San Francisco’s corps de ballet also deserves a LOT of credit—they were exceptional.  Frances Chung cast a spell in her dynamic solo as Myrtha, and the corps ran with it.  They had precision in their timing and wonderful detail in their lines and their interweaving arabesque pattern received well-deserved applause.  San Francisco is a lucky company to have such a fine corps, especially because they have the added challenge of trying to unify dancers with so many different backgrounds and training methods, which tends to be the case for many American companies.

However, everything about their production of Giselle was tastefully done, and I could find no faults worth mentioning.  It was well worth the trip!

…or was it?  To be continued!

P.S. To see clips of Maria dancing Helgi Tomasson’s Giselle, visit San Francisco Ballet’s website! Their interactive media gallery as a whole is amazing.

Sharp as a Tharp

16 Nov

I interrupt this program with an unscheduled but entirely expected aside, a review of Pacific Northwest Ballet’s All Tharp program.  I feel the need to treasure these waning moments of sanity, for I am succumbing to the incurable disease of swan-psychosis.  However, far from visions of lakefaring waterfowl, All Tharp presented a trio of mastermind Twyla Tharp’s works: Opus 111, Afternoon Ball and Waterbaby Bagatelles (okay, it’s possible that last one may have had something to do with aquatic creatures, but not necessarily bird imagery).  Obviously the run of shows is already over, but it’s still worth talking about.

I actually had a tough time with yanking this review out of my head though and I’m not entirely sure why.  After the show I felt speechless and not in the life-altering kind of way…just at a loss for words, even though I knew they were there.  This was weird for me, a perpetual chatterbox whose kindergarten teacher (among others) said I talk too much.  Luckily, I took some notes for myself and I’m good but it was a slightly alarming moment.  Like I like to do, I feel it pertinent to give a brief synopsis of my experiences with Twyla Tharp choreography…I did minor in dance after all.  So the breakdown is, I’ve seen Deuce Coupe on film from my first dance history class so I have some fuzzy images but nothing too clear and of course I’ve seen Hair, excerpts of which were also shown in class.  Interestingly, I have seen Sinatra Suite live, as performed by good ole’ BalletMet in Columbus.  Unfortunately, my oddly brilliant photographic memory happens to be very selective and completely unpredictable and I don’t recall Sinatra Suite at all.  It obviously didn’t make a huge impact on me, but to give you an example of my freakish memory (which I find is actually quite ordinary amongst dance patrons) I distinctly remember a piece called Maquillage, which had female dancers in chiffon dresses of sunset hues (orange, pink, lilac, mauve, etc.) dancing to “the diamond commercial song,” which needs to be known as the Allegretto from Karl Jenkins’ Palladio suite.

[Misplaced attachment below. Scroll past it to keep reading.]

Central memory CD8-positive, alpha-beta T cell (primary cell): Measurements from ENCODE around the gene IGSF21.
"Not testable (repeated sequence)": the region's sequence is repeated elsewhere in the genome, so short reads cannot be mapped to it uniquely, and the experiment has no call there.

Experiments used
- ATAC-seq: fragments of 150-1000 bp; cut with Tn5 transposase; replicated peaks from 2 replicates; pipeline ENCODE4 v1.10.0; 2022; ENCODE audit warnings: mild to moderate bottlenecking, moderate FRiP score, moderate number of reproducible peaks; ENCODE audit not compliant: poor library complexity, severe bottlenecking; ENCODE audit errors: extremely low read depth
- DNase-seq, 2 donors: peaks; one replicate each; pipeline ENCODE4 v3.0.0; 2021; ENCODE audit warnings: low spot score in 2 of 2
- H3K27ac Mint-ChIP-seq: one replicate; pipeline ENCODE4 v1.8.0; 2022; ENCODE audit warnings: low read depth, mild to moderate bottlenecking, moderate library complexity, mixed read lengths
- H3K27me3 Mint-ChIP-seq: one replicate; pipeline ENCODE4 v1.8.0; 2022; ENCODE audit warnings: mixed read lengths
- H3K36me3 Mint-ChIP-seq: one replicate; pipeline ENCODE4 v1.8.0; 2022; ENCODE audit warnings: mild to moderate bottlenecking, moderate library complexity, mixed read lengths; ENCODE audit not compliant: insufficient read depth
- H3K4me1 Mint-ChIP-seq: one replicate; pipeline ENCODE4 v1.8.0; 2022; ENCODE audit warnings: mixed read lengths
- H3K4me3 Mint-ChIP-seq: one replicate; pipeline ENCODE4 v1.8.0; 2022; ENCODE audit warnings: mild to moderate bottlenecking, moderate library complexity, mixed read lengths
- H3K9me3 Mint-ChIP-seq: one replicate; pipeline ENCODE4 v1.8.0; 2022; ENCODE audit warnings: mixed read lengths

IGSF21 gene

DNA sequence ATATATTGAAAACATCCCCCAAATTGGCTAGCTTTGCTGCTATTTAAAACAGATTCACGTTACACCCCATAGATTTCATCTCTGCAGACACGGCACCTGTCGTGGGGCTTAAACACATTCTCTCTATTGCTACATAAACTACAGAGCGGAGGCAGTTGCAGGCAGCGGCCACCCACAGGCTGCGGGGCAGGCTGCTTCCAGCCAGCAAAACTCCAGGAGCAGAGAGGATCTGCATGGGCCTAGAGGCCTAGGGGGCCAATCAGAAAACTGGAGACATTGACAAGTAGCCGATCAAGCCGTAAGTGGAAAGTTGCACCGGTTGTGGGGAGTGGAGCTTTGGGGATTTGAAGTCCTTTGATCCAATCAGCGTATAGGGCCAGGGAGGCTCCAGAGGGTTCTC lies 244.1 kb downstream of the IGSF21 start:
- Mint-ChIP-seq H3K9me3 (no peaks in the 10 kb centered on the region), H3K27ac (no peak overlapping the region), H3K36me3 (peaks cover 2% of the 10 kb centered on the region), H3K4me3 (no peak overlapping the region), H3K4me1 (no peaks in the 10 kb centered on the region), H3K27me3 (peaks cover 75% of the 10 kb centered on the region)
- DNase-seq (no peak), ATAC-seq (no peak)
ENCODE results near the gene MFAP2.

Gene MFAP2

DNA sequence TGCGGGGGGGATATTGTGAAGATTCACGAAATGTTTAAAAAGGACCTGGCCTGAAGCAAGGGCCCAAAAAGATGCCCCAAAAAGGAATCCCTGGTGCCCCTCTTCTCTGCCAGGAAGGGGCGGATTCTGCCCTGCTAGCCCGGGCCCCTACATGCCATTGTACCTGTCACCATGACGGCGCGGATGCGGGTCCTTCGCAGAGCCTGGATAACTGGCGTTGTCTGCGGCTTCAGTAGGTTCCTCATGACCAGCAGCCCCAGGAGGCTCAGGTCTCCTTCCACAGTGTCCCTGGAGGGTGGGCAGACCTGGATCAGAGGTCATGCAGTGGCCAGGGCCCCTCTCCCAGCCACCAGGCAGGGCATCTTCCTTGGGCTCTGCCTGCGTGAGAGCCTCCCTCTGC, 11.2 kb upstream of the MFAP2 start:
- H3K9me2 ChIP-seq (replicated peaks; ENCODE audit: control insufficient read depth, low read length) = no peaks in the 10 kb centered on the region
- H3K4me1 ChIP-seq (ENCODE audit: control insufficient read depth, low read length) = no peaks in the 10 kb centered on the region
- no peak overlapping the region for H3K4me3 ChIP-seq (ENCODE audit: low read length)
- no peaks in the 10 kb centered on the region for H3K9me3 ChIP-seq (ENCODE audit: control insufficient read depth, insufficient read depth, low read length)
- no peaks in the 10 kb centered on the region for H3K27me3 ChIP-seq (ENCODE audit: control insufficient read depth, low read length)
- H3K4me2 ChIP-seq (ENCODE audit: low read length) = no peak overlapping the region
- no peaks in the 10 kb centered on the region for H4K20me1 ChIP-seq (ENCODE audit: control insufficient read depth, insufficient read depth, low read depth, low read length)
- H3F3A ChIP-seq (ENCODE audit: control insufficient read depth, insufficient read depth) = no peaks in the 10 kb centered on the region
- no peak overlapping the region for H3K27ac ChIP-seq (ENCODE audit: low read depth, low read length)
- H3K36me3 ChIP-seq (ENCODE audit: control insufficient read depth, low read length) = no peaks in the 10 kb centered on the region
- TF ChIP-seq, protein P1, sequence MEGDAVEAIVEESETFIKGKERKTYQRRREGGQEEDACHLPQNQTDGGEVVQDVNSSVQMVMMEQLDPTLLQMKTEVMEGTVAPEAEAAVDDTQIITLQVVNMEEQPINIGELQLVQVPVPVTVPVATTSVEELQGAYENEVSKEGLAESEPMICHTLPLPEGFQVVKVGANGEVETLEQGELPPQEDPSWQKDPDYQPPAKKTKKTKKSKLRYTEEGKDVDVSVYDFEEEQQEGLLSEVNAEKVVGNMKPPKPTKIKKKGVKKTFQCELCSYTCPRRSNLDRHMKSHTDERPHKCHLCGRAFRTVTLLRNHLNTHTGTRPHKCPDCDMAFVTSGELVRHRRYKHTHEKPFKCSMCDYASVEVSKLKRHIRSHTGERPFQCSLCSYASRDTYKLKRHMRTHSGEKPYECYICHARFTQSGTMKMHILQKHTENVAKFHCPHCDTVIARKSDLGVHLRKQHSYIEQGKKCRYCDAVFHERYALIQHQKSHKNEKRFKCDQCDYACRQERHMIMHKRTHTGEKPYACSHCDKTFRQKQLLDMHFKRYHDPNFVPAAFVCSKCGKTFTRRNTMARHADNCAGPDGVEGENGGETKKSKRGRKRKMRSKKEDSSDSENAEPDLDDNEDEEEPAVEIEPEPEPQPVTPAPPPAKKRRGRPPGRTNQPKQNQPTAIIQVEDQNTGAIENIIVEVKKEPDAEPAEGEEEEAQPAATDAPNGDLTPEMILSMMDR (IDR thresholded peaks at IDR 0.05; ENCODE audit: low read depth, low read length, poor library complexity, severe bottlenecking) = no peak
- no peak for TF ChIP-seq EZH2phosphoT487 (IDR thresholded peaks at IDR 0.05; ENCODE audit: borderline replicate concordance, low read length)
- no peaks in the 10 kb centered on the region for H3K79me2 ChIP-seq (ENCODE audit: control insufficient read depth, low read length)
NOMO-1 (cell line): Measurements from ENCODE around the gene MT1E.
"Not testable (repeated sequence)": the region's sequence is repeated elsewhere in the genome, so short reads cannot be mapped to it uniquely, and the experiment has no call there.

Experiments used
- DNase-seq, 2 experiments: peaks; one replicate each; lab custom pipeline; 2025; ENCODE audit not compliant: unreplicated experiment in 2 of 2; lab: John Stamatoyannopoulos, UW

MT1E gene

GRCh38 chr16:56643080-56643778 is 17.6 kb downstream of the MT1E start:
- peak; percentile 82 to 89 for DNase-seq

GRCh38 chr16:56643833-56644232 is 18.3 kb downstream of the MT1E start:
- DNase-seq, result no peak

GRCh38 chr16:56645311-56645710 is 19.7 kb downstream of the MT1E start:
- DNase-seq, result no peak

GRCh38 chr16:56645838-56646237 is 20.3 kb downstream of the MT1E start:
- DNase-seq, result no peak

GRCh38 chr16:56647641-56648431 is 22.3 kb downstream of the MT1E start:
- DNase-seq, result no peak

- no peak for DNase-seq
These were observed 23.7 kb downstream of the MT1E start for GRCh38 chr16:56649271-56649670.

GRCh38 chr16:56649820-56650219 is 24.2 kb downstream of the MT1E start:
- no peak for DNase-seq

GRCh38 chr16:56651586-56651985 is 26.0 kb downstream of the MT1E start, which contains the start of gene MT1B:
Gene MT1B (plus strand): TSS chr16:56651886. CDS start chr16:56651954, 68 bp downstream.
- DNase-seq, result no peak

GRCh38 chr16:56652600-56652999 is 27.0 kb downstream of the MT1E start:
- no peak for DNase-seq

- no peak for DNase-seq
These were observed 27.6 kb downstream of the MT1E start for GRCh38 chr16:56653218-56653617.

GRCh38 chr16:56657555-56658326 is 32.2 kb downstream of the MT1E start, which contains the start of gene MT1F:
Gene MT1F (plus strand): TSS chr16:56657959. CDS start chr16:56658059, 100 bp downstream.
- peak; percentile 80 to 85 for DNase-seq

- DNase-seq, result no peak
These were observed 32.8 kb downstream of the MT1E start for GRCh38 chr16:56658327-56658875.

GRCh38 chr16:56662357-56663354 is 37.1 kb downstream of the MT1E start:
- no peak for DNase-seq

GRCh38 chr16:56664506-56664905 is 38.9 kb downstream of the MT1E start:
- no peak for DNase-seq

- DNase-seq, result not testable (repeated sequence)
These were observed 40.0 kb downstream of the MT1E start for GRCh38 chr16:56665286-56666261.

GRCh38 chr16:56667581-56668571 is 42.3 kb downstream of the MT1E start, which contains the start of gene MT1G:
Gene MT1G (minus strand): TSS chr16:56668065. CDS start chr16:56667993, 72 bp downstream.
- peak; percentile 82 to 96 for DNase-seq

Where was I…Tharp, right.  Well, there was definite impact this time around (though I can never guarantee for how long that will last) but I really enjoyed the first piece, Opus 111.  My favorite of the night, it was an arcadian display of buoyancy, like a festive summer gathering.  Set to Johannes Brahms’s String Quartet No.2 in G major, Op. 111, it was by far the most musically linked of the three pieces and just a constant barrage of movement.  The style of it was very free—lots of swinging and drifting without a single pause—a visual feast with almost no relief for the senses.  I couldn’t believe how the dance just kept going and going…the pace never let up, a characteristic shared in the other works as well.  I would almost liken Tharp’s choreography to stream of consciousness but not in an improvisational sense.  When it comes to stream of consciousness, although we may not necessarily form coherent paragraphs, we still think in terms of fully formed words and phrases which was the same in Opus 111; codified steps and organized phrases of movement were what materialized on stage.  On Saturday night, the softness of the piece was perfect on the lovely Carla Körbes but the dance also revealed rare moments of contrast, like when Carrie Imler came charging out of the blocks in a series of châinés turns.  I think the word is “attacked,” and it was almost feral in comparison (in the good way).